Thus said, any environment where there are a lot of other students studying jazz is probably the best environment for harpists to learn in.

Repertoire

How would you describe your repertoire (eg. standards, classical, world music)?

Originals mixing of jazz, world, Blues, Flamenco and music-theater.

How would you date your repertoire (eg. mostly 1700’s, mostly 1950’s, or mostly new compositions)?

Mostly original compositions written in the past 30 years.

What you think of the repertoire that is available for jazz harp? How could this repertoire be improved or expanded?

I personally feel very guilty that I haven’t published a curriculum, and that have have so little sheet music published.  I am dreadfully guilty of not providing more jazz harp repertoire.  Probably the easiest way for this to change for me would be if I were commissioned to make my own arrangements public.  Without that kind of support, it’s very difficult for me to find time to put down on paper what’s so easy for me to improvise.

I haven’t made lead-sheets of my music public, in part, because the few times that I’ve made available music that isn’t written note-for-note, I’m deluged with questions and confusion about it.  So at the moment I just avoid doing it – but it’s probably something I should reconsider.

What advice would you give to a composer who want to write a jazz piece for harp?

I’d have a lot of suggestions, but here are a few:

1.     Spend some time alone with a harp, just exploring how it works, including exploring how the pedals work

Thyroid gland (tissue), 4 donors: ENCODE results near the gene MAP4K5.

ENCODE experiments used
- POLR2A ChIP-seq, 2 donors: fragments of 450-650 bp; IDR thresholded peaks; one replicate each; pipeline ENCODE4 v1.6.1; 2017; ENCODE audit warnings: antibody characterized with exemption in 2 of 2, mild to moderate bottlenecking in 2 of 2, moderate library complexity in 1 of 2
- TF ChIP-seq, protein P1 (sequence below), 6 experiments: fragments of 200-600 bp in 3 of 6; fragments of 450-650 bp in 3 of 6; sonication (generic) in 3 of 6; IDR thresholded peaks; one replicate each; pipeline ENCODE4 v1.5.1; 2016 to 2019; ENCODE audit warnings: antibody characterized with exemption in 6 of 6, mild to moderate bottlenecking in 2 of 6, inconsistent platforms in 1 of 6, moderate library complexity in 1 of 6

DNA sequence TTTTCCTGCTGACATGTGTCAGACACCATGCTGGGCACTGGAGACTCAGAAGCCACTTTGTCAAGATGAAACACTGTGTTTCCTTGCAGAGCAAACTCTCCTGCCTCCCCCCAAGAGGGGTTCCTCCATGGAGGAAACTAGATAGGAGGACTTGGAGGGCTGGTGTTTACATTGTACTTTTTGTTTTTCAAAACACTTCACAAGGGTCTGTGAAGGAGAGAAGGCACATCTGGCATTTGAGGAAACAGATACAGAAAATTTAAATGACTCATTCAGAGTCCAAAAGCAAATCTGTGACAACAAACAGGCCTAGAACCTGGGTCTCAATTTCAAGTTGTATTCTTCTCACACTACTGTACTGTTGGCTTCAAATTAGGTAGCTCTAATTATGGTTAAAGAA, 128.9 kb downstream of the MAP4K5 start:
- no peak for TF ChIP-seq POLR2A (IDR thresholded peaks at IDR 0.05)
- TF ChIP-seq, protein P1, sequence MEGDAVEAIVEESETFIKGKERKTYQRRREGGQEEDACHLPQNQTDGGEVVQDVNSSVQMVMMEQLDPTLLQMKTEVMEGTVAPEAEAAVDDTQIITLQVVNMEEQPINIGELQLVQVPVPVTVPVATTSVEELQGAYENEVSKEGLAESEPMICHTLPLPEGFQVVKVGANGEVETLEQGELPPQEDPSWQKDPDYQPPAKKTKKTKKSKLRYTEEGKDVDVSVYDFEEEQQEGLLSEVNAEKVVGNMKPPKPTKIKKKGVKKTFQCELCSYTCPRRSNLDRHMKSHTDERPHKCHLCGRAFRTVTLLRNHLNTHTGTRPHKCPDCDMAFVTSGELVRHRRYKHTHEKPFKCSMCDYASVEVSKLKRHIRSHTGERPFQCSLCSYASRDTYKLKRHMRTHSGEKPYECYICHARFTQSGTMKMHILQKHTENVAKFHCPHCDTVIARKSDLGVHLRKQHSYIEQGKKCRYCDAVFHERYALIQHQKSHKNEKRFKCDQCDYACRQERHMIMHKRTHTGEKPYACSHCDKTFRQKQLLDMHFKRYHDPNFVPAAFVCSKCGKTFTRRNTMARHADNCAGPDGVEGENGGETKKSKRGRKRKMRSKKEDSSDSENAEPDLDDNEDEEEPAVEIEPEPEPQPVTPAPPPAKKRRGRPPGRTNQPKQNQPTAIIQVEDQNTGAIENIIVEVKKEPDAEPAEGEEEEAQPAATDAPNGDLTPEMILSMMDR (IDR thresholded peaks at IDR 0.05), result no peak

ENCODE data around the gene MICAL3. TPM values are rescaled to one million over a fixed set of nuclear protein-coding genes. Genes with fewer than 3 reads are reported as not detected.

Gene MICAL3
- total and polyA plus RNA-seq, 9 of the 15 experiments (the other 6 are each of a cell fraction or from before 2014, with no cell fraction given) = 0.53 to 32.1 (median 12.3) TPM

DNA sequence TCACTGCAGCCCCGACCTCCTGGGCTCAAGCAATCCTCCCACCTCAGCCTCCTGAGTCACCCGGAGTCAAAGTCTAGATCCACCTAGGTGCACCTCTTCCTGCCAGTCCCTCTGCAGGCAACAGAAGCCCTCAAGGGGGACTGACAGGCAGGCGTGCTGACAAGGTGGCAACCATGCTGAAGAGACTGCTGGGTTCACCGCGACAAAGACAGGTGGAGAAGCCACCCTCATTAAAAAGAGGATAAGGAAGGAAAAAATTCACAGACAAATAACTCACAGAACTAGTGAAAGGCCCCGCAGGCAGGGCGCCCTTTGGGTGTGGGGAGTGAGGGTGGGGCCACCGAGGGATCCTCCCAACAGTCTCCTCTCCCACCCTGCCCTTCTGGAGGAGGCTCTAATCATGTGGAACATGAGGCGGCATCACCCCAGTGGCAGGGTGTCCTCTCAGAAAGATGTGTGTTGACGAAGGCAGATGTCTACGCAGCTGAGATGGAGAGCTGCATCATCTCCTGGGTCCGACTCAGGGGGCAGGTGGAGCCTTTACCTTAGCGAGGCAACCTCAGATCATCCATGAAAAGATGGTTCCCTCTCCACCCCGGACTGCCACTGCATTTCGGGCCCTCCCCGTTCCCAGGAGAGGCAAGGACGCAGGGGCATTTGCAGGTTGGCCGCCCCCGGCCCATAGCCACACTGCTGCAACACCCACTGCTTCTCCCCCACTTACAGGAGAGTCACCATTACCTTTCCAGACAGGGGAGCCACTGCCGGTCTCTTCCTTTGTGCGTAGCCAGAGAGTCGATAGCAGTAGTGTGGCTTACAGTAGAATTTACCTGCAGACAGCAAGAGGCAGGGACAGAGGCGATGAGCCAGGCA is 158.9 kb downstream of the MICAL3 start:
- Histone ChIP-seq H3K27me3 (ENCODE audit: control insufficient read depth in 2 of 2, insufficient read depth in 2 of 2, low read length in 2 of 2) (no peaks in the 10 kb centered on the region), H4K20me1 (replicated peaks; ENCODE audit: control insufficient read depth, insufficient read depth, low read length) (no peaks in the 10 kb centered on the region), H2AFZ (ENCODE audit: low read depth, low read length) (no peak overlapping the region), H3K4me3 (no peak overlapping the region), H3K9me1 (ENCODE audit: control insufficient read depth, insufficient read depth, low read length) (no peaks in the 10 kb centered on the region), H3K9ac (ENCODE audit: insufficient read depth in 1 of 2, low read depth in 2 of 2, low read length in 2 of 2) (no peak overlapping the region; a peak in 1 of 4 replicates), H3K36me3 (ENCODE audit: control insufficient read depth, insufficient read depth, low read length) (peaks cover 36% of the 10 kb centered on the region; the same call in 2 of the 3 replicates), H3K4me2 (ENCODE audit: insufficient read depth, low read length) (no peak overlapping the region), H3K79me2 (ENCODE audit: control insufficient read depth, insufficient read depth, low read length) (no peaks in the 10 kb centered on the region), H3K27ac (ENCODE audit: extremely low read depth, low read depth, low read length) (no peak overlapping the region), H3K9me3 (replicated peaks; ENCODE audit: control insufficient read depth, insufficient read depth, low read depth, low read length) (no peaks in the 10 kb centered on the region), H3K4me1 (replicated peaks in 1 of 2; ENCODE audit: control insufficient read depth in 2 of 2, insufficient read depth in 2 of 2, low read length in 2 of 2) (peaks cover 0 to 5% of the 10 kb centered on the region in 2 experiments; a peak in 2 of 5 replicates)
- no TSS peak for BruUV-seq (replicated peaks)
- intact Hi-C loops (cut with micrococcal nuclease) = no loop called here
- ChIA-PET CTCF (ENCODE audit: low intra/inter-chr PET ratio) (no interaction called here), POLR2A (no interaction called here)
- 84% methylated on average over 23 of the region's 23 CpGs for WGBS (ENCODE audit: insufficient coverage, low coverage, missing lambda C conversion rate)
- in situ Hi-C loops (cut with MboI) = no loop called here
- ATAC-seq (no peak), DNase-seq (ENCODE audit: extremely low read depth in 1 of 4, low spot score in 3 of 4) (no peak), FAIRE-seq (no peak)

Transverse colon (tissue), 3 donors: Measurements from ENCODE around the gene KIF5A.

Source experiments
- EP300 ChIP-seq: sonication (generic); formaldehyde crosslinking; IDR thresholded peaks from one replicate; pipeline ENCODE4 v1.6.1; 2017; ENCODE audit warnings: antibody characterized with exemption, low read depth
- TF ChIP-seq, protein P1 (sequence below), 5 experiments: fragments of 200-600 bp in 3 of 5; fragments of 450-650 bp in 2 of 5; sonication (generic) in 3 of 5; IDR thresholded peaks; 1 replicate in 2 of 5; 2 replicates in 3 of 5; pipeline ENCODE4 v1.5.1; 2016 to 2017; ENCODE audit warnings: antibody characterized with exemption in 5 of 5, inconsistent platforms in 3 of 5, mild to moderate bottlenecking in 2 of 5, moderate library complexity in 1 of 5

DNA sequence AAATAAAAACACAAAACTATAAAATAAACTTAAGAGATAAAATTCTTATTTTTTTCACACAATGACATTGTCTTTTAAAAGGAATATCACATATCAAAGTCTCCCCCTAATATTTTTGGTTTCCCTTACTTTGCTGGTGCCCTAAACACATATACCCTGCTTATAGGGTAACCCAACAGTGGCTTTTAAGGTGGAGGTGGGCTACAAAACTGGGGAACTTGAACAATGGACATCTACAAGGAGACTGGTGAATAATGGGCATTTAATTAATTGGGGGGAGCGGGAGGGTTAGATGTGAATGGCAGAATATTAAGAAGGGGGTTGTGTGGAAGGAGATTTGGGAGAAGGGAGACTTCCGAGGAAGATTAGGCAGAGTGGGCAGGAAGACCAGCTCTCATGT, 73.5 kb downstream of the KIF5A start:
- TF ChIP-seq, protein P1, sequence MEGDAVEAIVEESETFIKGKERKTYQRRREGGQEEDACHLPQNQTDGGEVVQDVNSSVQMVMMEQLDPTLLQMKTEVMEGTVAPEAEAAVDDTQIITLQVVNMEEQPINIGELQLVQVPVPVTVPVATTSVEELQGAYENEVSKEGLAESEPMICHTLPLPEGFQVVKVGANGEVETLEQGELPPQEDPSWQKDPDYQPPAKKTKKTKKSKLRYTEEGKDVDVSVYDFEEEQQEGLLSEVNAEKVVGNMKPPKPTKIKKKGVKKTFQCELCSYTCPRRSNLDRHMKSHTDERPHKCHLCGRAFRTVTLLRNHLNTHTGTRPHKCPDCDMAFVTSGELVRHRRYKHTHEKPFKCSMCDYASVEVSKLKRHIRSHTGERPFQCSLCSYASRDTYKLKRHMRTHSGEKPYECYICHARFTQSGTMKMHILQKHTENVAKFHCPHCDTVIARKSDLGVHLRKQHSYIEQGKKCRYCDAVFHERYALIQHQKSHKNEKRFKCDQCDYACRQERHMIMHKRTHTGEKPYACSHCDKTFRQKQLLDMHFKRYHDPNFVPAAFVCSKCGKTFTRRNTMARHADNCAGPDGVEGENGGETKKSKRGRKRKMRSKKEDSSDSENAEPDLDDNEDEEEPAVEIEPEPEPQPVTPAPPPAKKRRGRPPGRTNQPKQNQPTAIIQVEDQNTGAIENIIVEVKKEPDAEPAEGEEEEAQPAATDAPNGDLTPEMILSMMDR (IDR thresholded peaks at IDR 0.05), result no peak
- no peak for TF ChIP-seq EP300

2.     Do NOT try to write for it like your would for piano. If you want an instrumental equivalent to think about during the composition process, it’s better to think about vibes or xylophone instead of piano or guitar.

3.     Seriously consider using electric harp unless you’re writing a solo piece

4.     Except in completely solo sections, consider focusing the harpist on single-line melodies (like you would any other soloist – flute, clarinet, trumpet, bass, violin, etc.), but double the melody at the octave or double-octave to bring it out above the ensemble, especially if you’re working with fast tempos – in other words, don’t have the harp playing bass, comp and melodic-solo at the same time unless they’re playing absolutely solo

5.     Give the harpist at least one rubato section (for example – a solo rubato intro) where you can explore rich, extended, altered harmonies and glory in the fact that technically the harp is a pitched-percussion instrument with an exquisite sustain and decay – but try to avoid using it harmonically when the rest of the ensemble is playing unless it’s comping for a solo instrument

6.     Once the audience has seen how rich the harp is (for example, in a rubato intro), then show them how percussively melodic it can be.  In other words, explore the instrument by approaching it as it it were a variety of different instruments:  first a richly harmonic harp sound, then like steel drums, then like guitar strums – then create a “bass solo” for harp that lets the incredible bass range of the harp shine — but whatever you do, don’t treat it like a piano.  I can’t say that enough.

What is your background?

  • Name? Deborah Henson-Conant
  • Education? UC Berkeley – BA
  • Current occupation? Performer/Composer
  • Accomplishments? Grammy Nominated recording artist; multiple releases (DVDs / CDs / Books / Sheet Music) including straight-ahead jazz, contemporary jazz, spoken word, world, children’s; Arts Grants from Meet the Composer, NEA, Massachusetts Arts Council
  • Since when active as a musician, and on which instruments? Since 7 years old – began on ukulele, then piano & guitar, then harp